Travelling Solo: how I balance introversion & meeting new people

One of my absolute favourite things to do is travel solo. I love the freedom, flexibility,  excitement and the independence. After more than a decade of solo travel I finally feel like I’ve found my ideal travel style. Here are three aspects of solo travel that I’ve adapted over the years that might also help you foster your unique style.



On past trips I’ve struggled with the balance of socializing with friends and alone time. As an introvert, being around people who are not in my “second gear” sphere (people I feel completely comfortable and relaxed with), can drain me very quickly. On the other hand, if I spend more than a whole day alone I miss social connection and can start to feel a bit down.

On this trip I’ve found a great balance by spending much of my days alone– walking the streets of new cities and reading in coffee shops, yet also making an effort to meet like-minded people for an hour or two on a near daily basis. Predominantly I’ve used Tinder for this- but this doesn’t mean the people I’ve met are “hook ups”. I’ve found the dating app great for meeting people for platonic chats about topics we’re both interested in and to gain local insight into all the hidden spots and tips that guide books don’t tell you about. And if something further develops, then that’s an added bonus. Like any form of social interaction, you have to navigate your way through people you don’t click with, but the vast majority of people I’ve met have been well worth the effort and I’ve learnt something new from every person I’ve met.

I’ve also met some amazing people at random- like director Michael Caton-Jones, with whom my new Italian friends and I struck up a conversation outside a bar on a Saturday night in Budapest. Luckily none of us really knew who he was at the time, so we were able to have an honest, down-to-earth chat. He was exceedingly nice. Today I also got to know Christian from Bulgaria who’s staying in the dorm bed next to mine and insisted I have some chocolate from his homeland whilst he excitedly told me about his Erasmus exchange, career plans and the best gay clubs in town.



Another aspect I’ve dramatically changed for the better on this trip is the amount of planning I’ve done- or lack there of. As I don’t have any deadline to return to ‘normal life’ I have amazing freedom to be spontaneous and take each day as it comes. Aside from my first two flights, a handful of nights in hostels and a return flight to Australia in the middle of my trip, I didn’t lock anything in before leaving Helsinki. I had a rough plan of the countries I wanted to visit for the first 6 weeks of travel, but that has already changed and will change again.

This is the first time I’ve traveled with such an open itinerary and I love it. So far I’ve extended my stay in Budapest for an extra few nights than I’d originally penciled in and I might stay more. I toyed with the idea of visiting a friend in Azerbaijan for a week. I might skip Slovenia and go straight to Croatia. But whatever I decide, it will be what feels right in the moment. Of course there are some practicalities like visas to consider. As an Australian, I’m able to stay for 3 months within a 6 month period in Schengen States in Europe. So I was sure to consider countries that are outside this when thinking about longer travel- for example Croatia, Albania and Cyprus.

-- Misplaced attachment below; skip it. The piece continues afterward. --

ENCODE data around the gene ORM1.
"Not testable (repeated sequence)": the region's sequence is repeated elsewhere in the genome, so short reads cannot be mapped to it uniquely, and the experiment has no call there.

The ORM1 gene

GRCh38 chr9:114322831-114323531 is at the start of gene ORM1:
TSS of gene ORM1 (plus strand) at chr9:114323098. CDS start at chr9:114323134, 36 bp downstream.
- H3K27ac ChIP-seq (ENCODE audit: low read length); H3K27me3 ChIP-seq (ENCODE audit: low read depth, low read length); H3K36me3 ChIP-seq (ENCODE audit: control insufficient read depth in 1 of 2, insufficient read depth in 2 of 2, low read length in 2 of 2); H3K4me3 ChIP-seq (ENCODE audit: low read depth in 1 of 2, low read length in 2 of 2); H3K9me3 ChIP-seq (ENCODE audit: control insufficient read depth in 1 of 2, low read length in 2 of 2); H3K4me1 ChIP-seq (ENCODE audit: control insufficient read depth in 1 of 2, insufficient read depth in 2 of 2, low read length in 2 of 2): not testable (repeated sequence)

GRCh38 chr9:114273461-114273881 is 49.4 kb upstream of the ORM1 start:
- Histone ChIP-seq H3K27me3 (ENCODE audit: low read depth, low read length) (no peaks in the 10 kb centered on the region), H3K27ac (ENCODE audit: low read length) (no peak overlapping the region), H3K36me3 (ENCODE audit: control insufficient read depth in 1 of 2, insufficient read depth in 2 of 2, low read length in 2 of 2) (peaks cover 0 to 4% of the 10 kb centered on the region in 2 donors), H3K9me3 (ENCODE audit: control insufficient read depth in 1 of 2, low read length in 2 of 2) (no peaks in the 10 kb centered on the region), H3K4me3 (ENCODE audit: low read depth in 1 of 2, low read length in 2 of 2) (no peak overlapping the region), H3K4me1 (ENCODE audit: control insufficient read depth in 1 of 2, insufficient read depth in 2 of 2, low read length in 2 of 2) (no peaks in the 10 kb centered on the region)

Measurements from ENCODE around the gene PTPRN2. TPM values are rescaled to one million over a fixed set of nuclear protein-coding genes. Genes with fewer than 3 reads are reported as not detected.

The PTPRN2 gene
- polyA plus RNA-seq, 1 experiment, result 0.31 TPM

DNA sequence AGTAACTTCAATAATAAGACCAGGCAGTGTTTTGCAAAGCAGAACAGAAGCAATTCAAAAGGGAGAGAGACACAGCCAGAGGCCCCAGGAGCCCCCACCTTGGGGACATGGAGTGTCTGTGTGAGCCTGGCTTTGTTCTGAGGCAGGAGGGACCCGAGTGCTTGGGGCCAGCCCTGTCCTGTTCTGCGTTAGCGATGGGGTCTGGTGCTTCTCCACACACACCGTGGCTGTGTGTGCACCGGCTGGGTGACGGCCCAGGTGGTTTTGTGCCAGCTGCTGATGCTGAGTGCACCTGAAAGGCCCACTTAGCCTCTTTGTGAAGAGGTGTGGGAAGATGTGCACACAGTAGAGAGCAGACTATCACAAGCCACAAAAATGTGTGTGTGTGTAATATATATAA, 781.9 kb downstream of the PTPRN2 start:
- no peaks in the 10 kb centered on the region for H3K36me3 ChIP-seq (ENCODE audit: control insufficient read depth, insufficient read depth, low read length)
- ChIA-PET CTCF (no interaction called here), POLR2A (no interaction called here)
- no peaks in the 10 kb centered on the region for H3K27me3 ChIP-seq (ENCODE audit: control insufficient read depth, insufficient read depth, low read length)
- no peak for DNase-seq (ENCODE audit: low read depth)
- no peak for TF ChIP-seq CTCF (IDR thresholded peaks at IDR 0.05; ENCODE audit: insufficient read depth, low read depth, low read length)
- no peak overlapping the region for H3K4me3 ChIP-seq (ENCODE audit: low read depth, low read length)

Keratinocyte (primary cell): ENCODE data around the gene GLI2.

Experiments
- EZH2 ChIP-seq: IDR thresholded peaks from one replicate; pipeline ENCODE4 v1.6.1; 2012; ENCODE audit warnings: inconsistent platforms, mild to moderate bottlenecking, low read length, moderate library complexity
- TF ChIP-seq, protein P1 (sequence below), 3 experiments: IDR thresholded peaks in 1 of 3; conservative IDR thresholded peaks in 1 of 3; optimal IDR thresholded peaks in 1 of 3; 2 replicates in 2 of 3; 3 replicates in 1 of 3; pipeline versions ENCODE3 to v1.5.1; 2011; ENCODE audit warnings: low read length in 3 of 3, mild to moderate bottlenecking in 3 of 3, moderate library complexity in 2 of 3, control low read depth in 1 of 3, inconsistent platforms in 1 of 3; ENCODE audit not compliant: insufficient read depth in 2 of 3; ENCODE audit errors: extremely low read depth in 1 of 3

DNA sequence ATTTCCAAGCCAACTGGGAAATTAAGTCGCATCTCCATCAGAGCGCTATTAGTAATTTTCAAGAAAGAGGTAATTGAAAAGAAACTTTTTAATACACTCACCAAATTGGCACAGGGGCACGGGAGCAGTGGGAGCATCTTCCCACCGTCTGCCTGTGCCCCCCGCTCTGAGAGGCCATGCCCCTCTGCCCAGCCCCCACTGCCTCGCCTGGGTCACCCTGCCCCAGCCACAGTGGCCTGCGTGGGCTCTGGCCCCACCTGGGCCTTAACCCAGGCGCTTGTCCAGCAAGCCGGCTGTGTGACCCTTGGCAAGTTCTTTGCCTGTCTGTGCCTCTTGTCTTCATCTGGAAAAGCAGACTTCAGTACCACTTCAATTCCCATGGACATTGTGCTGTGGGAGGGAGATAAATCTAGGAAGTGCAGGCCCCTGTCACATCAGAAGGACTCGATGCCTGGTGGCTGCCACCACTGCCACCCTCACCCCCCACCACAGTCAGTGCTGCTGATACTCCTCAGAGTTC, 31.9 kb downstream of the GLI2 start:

While I realise that few people travel without any time restraints, I would recommend spending at least a week in one country and leaving much of your time up to chance exploration rather than rushing around to see every tourist site in two days.

On the day-to-day scale of things, I’m free to choose when and where I go for breakfast, where to explore during the day and I can take as long as I want to snap photographs, browse stores and get distracted by foreign city life.



As a female solo traveller I have rarely felt unsafe whilst travelling. And while I previously travelled throughout Asia and the Middle East without a cell phone, now I ensure that I am at least able to connect to free wifi and more often than not I have data roaming on my phone. This is quite good value on my Finnish sim card, if you have an Australian sim it would be worth buying a new local one. Additionally I:

  • Tell family/friends which city I’m in and where I plan to go next
  • If people ask if I’m traveling alone, I normally say at the moment but I am meeting up with friends in a few days (often true)
  • Don’t walk through dodgy looking places at night (or day)
  • Keep your valuables locked up in your dorm room (often lockers are provided- you may need to bring a lock)
  • If you do have valuable with you, put them where you can reach them but not others, ie. not in a backpack out of site/reach
  • Be wary of people coming up to you in the street
  • Use ATMs instead of money exchangers- and be sure to cover your pin to avoid fraud
  • Don’t drink to a point that you lose control


Finally, I just want to re-iterate how much I love travelling by myself and how rewarding it has been for me. I can’t recommend it highly enough. If you have any questions or concerns regarding solo travel, comment below or send me an email 🙂